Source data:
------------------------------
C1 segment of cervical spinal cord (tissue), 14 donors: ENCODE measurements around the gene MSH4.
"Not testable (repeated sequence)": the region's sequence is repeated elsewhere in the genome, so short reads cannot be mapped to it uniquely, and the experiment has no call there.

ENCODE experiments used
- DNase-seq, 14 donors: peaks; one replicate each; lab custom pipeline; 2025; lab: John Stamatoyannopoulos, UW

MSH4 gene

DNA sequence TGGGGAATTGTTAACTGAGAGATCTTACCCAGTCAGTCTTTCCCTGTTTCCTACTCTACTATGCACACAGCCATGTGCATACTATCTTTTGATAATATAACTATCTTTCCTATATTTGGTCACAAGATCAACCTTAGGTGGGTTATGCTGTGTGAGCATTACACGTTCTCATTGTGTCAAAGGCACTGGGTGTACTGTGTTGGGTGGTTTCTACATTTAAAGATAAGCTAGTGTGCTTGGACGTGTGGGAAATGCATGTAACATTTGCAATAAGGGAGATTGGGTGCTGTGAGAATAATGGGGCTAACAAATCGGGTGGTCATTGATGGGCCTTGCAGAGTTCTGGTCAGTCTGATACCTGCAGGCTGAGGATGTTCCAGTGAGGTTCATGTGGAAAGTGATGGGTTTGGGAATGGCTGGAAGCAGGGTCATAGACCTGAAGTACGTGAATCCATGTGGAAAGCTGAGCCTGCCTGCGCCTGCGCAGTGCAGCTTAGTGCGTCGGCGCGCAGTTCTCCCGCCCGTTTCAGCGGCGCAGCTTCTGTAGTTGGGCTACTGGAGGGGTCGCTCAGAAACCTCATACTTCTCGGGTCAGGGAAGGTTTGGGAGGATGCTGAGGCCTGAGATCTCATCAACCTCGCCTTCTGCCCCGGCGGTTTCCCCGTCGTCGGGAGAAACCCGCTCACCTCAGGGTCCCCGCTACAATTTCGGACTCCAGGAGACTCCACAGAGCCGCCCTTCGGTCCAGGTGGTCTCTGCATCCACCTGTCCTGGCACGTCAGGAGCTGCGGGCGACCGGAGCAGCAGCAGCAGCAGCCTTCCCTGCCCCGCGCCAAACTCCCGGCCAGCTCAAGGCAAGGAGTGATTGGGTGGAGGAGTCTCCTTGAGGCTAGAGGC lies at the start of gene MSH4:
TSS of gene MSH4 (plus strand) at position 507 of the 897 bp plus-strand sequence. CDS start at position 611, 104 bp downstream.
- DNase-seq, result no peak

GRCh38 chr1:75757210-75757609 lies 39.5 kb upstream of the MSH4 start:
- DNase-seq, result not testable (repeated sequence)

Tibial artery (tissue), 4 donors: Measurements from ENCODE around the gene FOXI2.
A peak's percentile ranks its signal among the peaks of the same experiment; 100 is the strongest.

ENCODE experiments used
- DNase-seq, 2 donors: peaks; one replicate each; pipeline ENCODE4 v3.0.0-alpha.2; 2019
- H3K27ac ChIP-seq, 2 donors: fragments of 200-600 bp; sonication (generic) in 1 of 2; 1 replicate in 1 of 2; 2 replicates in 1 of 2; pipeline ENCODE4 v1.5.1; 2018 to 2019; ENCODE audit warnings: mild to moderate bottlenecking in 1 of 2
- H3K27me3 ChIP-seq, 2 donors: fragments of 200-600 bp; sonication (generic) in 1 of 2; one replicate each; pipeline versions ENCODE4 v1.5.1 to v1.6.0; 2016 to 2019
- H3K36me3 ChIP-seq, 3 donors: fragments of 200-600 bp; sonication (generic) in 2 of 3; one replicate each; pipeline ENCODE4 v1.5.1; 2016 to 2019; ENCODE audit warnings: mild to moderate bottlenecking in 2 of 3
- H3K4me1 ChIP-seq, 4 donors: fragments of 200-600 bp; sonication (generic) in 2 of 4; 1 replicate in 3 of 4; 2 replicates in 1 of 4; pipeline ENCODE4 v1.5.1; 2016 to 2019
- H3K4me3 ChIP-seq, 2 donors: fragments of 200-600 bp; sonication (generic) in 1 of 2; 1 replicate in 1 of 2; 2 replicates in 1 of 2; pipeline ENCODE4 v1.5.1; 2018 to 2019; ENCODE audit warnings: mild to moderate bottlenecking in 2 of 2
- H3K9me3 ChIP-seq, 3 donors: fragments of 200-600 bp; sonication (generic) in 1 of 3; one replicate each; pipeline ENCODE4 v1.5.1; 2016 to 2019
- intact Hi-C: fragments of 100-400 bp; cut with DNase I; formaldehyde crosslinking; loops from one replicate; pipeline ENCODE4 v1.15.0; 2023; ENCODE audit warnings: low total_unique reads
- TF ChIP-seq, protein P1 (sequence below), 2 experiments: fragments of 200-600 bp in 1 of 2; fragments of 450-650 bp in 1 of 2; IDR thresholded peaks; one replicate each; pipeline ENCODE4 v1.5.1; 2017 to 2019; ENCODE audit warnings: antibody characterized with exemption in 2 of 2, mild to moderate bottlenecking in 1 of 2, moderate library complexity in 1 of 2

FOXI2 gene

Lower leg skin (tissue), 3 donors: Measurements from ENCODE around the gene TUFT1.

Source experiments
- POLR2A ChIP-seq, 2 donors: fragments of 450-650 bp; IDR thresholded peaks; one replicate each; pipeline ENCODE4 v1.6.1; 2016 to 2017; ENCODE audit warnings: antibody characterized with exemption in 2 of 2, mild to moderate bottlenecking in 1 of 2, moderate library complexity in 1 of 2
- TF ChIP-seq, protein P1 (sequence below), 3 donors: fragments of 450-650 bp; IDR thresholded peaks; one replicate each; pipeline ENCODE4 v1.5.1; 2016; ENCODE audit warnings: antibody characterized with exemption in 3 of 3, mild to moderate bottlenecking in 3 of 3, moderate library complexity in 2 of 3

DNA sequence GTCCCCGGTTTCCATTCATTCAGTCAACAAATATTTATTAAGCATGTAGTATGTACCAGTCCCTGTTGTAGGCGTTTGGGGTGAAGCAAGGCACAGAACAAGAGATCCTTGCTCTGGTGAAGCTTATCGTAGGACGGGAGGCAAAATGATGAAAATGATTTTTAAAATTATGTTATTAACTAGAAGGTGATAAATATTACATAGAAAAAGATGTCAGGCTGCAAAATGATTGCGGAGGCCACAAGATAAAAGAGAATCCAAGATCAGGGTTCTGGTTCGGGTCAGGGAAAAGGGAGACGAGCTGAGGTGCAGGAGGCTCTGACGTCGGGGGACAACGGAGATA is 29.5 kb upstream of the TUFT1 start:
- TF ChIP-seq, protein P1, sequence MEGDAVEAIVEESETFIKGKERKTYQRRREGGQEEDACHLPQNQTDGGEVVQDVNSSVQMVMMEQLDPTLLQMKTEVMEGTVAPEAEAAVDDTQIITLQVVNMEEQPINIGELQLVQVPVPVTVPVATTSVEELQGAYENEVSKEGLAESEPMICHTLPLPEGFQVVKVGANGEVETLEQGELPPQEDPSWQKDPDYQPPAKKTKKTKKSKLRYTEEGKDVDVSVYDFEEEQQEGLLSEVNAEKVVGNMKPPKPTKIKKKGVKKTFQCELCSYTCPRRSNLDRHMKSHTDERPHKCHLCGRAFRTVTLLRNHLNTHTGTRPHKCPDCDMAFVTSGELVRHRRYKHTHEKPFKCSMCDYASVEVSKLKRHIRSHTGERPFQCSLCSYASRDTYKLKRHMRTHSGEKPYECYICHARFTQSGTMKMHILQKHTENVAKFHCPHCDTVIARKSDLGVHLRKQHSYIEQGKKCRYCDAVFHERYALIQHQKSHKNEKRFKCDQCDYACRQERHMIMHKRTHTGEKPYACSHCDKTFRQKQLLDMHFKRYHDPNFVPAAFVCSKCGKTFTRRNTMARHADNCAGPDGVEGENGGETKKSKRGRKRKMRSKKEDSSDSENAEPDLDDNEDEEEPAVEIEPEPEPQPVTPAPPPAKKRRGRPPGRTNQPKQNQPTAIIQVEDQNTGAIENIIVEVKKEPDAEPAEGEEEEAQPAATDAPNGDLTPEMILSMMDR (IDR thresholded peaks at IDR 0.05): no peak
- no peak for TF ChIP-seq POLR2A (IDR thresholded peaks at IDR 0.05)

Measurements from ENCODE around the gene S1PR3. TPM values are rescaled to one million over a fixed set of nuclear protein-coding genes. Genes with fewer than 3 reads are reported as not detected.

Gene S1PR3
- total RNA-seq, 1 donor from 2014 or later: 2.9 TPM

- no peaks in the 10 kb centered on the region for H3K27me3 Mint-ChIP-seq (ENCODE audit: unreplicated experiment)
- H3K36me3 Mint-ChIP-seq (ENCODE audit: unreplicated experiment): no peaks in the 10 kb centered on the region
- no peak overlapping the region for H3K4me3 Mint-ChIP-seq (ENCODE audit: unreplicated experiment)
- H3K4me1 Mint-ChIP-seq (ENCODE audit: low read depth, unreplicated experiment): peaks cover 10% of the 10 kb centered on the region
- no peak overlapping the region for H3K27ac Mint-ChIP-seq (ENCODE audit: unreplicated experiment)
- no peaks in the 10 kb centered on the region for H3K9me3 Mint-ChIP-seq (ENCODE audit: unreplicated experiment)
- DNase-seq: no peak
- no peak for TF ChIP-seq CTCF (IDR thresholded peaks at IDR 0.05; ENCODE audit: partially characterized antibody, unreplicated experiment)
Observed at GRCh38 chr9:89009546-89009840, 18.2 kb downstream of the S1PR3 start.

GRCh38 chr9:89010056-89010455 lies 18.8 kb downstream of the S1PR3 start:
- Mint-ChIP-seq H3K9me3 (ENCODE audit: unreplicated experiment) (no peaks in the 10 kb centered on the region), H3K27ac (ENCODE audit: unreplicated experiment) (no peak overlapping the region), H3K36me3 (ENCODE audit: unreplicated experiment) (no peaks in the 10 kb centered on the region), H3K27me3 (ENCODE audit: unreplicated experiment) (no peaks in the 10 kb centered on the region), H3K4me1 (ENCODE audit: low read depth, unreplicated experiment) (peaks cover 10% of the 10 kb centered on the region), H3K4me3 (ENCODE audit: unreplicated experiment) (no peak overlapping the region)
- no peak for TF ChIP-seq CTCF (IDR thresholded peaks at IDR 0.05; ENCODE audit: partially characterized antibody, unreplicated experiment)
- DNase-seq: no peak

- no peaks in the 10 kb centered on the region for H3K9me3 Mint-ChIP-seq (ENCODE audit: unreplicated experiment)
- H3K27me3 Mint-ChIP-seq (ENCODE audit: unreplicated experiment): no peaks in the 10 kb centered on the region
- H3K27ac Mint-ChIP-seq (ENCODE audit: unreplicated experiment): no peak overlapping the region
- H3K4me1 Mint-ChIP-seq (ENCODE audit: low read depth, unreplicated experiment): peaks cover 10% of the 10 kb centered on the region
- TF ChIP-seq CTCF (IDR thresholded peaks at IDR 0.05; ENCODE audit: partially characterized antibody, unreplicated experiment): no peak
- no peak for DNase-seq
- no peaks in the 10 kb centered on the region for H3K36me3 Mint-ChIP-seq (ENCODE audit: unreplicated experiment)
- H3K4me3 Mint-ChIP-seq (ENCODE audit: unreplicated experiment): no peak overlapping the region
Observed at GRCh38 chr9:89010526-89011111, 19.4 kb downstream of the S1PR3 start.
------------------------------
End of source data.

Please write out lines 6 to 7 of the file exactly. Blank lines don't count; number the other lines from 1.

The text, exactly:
DNA sequence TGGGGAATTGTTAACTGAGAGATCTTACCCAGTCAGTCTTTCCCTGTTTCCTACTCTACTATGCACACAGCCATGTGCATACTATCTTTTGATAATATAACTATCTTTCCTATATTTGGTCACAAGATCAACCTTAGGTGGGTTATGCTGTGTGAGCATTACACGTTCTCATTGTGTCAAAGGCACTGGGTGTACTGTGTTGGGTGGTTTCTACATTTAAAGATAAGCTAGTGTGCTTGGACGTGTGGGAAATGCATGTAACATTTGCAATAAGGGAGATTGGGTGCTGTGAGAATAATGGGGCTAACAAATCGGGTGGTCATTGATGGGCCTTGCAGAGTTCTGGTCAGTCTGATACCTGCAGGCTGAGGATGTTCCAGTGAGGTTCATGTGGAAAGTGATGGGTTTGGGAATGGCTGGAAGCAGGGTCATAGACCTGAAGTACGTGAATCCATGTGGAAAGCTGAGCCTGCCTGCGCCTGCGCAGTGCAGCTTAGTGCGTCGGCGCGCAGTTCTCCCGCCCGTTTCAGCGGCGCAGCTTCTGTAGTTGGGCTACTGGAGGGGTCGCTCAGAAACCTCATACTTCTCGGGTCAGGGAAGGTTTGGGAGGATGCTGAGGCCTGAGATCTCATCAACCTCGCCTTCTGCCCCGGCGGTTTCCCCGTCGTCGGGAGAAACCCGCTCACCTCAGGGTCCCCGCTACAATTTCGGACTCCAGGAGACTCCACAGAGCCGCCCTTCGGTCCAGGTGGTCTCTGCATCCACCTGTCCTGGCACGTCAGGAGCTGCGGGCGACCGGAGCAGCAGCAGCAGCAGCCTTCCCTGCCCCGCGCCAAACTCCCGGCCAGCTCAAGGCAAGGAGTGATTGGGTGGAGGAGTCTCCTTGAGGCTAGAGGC lies at the start of gene MSH4:
TSS of gene MSH4 (plus strand) at position 507 of the 897 bp plus-strand sequence. CDS start at position 611, 104 bp downstream.